This is an 18,500 word bibliography of philosophical scholarship on Beauty which was published online in the Oxford Bibliographies Online. The entry includes an Introduction of 800 words, 21 x 400-word sub-themes and 168 annotated references. INTRODUCTION Philosophical interest in beauty began with the earliest recorded philosophers. Beauty was deemed to be an essential ingredient in a good life and so what it was, where it was to be found and how it was to be included in a life were (...) prime considerations. The way beauty has been conceived has been influenced by an author’s other philosophical commitments, metaphysical, epistemological and ethical and such commitments reflect the historical and cultural position of the author. For example, beauty is a manifestation of the divine on earth to which we respond with love and adoration; beauty is a harmony of the soul which we achieve through cultivating feeling in a rational and tempered way; beauty is an idea raised in us by certain objective features of the world; beauty is a sentiment which can nonetheless be cultivated to be appropriate to its object; beauty is the object of a judgment by which we exercise the social, comparative and inter-subjective elements of cognition and so on. Such views on beauty not only reveal underlying philosophical commitments but also reflect positive contributions to understanding the nature of value and the relation of mind and world. One way to distinguish between beauty theories is according to the conception of the human being that they assume or imply, for example, where they fall on the continuum from determinism to free will, ungrounded notions of compatibilism notwithstanding. For example, theories at the latter end might carve out a sense of genuine innovation and creativity in human endeavours while at the other end of the spectrum authors may conceive of beauty as an environmental trigger for consumption, procreation or preservation in the interests of the individual. Treating beauty experiences as in some respect intentional, characterises beauty theory prior to the twentieth century and since, mainly in historically inspired writing on beauty. On the other hand, treating beauty as affect or sensation has always had its representatives and is most visible today in evolutionary inspired accounts of beauty (though not all evolutionary accounts fit this classification). Beauty theory falls under some combination of metaphysics, epistemology, meta-ethics, aesthetics and psychology. While in the twentieth century beauty was more likely to be conceived as an evaluative concept for art, recent philosophical interest in beauty can again be seen to exercise arguments pertaining to metaphysics, epistemology, meta-ethics, philosophy of meaning and language in addition to philosophy of art and environmental aesthetics. (shrink)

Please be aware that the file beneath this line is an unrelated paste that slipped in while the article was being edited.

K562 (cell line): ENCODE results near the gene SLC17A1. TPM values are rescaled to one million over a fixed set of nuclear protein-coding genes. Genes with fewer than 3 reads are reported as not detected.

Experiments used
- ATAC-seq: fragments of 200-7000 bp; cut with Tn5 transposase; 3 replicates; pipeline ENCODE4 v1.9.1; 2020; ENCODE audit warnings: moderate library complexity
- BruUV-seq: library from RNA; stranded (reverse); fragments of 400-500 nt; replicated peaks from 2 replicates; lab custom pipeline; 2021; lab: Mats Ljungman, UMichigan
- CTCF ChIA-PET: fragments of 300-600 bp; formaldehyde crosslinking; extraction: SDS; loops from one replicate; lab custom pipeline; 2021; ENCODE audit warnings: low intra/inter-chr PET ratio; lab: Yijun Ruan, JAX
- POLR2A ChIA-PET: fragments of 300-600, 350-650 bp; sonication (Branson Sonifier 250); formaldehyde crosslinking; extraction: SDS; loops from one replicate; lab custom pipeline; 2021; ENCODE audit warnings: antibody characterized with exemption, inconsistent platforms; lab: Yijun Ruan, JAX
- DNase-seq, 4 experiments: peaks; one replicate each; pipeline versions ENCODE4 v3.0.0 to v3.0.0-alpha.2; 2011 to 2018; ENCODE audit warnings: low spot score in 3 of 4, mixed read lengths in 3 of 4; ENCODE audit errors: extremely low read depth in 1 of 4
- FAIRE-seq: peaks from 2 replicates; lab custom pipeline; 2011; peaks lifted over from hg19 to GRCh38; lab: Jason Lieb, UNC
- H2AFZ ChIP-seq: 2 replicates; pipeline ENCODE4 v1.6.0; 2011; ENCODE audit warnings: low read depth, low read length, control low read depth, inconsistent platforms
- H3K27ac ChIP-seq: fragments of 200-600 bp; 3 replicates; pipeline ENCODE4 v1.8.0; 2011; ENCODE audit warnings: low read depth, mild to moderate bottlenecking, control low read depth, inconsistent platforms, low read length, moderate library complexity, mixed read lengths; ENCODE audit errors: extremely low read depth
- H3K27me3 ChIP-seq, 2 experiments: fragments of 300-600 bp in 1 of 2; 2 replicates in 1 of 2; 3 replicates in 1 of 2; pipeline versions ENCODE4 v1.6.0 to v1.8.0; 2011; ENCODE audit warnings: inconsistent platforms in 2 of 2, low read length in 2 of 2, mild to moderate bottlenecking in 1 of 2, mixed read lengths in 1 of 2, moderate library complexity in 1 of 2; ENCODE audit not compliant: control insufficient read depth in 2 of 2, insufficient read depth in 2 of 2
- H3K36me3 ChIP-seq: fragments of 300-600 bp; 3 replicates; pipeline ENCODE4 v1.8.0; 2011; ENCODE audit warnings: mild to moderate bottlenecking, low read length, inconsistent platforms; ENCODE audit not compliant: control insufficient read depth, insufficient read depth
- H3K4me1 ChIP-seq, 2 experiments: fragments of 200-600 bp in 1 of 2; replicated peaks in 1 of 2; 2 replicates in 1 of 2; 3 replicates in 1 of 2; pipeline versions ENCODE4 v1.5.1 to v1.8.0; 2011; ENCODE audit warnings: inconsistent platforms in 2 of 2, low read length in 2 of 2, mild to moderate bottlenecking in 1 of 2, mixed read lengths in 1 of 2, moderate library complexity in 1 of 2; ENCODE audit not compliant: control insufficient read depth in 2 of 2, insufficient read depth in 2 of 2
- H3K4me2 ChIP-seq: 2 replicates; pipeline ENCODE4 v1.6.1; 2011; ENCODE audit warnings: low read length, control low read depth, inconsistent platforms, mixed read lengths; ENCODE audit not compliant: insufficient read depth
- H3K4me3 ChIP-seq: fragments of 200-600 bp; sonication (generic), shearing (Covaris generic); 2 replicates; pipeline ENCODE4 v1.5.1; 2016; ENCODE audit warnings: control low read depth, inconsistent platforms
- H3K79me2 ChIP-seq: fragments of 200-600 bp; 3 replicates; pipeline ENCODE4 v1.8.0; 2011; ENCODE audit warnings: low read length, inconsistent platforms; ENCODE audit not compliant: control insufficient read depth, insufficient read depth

This paper treats the political and ethical issues associated with the new caretaking technologies. Given the number of feminists who have raised serious concerns about the future of care work in the United States, and who have been critical of the degree to which society “free rides” on women's caretaking labor, I consider whether technology may provide a solution to this problem. Certainly, if we can create machines and robots to take on particular tasks, we may lighten the care burden (...) that women currently face, much of which is heavy and repetitious, and which results in injury and care “burnout” for many female caretakers. Yet, in some contexts, I argue that high-tech robotic care may undermine social relationships, cutting individuals off from the possibility of social connectedness with others. (shrink)